Agnes Tilney was the second wife of the second duke of Norfolk, or earl of Surrey as he was at the time of their marriage in 1497. His first wife had been Agnes’ cousin, Elizabeth. The pair married, with dispensation, four months after Elizabeth’s death. Agnes came from a Lincolnshire family which whilst gentry was not really of a high enough social standing for an earl – even one tarred with the white rose brush so it is possible that Thomas and Agnes married for love.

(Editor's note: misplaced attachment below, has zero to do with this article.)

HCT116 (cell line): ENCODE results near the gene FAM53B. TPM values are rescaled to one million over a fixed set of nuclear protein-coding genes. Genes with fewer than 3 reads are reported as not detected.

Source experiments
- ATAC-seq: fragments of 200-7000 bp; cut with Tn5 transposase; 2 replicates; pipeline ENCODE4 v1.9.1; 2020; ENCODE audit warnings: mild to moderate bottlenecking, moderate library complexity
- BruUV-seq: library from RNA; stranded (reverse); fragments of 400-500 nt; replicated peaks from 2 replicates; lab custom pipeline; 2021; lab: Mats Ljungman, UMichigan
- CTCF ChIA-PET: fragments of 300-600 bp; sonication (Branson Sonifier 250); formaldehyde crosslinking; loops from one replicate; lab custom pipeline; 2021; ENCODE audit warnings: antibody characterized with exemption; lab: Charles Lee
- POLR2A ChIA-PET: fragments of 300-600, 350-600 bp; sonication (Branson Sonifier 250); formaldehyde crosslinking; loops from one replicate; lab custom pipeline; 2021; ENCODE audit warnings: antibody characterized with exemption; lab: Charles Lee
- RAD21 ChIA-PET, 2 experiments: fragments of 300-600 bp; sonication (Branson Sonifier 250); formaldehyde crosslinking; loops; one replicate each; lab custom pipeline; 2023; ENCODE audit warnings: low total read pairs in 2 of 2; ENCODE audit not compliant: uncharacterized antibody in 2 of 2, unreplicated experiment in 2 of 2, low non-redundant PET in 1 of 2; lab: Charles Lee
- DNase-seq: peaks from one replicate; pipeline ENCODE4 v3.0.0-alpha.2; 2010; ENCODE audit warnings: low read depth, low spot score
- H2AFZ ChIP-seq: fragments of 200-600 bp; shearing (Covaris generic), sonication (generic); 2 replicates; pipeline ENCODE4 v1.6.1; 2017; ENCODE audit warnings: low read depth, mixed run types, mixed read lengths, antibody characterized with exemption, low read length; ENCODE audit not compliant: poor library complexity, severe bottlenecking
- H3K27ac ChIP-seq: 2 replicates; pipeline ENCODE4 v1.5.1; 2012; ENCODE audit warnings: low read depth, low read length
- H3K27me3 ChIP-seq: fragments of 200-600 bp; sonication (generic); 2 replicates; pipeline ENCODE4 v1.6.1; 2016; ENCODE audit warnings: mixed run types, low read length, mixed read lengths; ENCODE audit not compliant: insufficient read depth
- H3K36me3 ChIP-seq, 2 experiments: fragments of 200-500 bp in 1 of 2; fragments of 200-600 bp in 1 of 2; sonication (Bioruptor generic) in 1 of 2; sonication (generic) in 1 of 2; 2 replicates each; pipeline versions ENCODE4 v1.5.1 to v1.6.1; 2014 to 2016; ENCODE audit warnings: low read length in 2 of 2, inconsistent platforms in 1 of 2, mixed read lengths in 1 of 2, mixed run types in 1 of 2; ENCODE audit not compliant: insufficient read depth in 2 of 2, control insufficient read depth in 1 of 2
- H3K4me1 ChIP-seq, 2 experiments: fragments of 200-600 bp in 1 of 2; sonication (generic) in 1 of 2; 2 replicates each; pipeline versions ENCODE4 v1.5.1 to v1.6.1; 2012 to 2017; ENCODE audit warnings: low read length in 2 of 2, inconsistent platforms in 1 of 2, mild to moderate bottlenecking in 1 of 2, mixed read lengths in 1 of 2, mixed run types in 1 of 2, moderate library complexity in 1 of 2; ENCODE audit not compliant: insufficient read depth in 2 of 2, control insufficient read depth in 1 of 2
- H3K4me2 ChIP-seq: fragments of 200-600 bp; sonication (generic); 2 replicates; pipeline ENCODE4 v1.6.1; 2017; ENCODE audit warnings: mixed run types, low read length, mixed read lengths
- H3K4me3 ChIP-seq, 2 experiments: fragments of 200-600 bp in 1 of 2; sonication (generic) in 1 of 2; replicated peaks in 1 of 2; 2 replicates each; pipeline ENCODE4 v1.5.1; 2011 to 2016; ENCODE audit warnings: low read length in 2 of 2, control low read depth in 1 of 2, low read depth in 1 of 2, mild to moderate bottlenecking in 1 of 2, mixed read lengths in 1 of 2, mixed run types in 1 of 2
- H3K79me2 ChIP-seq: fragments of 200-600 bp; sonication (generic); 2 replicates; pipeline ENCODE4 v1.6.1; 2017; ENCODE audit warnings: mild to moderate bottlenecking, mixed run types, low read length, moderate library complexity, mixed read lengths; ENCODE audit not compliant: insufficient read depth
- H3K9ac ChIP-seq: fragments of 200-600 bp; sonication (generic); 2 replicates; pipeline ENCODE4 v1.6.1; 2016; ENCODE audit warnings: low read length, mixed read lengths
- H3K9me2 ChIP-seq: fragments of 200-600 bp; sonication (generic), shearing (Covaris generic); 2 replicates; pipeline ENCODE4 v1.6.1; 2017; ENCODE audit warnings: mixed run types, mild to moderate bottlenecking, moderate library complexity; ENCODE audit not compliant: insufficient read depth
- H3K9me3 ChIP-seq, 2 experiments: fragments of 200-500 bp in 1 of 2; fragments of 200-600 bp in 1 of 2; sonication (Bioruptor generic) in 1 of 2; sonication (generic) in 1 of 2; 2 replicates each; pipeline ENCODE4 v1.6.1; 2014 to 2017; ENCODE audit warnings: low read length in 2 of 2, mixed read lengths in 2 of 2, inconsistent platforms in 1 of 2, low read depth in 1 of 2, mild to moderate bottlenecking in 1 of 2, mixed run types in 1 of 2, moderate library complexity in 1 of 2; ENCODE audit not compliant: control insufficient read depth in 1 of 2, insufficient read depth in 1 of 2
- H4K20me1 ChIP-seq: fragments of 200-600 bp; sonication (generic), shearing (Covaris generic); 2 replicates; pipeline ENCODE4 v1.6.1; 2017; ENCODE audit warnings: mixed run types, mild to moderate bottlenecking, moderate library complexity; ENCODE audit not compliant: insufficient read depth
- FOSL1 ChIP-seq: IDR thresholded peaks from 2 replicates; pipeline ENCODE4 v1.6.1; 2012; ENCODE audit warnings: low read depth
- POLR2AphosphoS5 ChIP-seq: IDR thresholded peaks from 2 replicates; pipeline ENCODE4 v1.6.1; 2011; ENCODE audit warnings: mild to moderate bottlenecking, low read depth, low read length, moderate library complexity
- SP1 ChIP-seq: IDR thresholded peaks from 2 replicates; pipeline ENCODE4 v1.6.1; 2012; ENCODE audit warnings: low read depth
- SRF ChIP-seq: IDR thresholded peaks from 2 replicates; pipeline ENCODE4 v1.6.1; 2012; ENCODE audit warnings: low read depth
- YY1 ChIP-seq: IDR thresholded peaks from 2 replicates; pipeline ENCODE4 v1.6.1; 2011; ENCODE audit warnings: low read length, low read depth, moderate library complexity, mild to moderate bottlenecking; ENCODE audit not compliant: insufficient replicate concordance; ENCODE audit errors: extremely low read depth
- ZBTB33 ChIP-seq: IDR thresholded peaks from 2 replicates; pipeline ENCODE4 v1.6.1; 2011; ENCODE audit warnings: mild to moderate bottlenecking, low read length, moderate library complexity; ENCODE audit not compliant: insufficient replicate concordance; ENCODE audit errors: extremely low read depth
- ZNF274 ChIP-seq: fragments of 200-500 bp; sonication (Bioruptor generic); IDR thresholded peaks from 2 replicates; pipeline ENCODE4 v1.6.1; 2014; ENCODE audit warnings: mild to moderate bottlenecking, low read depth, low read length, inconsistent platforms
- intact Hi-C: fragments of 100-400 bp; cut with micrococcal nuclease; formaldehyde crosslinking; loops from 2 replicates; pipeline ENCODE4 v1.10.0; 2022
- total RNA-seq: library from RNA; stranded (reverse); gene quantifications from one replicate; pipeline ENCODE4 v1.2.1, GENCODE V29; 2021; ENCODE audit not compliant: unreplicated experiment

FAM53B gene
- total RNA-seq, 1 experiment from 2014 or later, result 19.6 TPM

Thomas Howard worked hard during the reign of Henry VII to prove that he was a loyal subject of the Tudors having been notable for his support of Richard III and as time passed he was accepted into the Tudor fold. Agnes played her part at court and by the reign of Henry VIII they were sufficiently ensconced for Agnes not only to be one of Katherine of Aragon’s ladies in waiting but to be one of Princess Mary’s godmothers and just for good measure she was also godmother to Princess Elizabeth having carried Anne Boleyn’s train at her coronation. She may have had mixed feelings about the crowning of her step-granddaughter – remember Anne Boleyn was a Howard as well- as she expressed loyalty to Katherine of Aragon. She overcame her devotion and did testify that she had been part of the group which had put Katherine and Prince Arthur to bed. As well as being named the second lady at court she also had a busy life as the duchess bearing her husband eleven children six of whom survived infancy.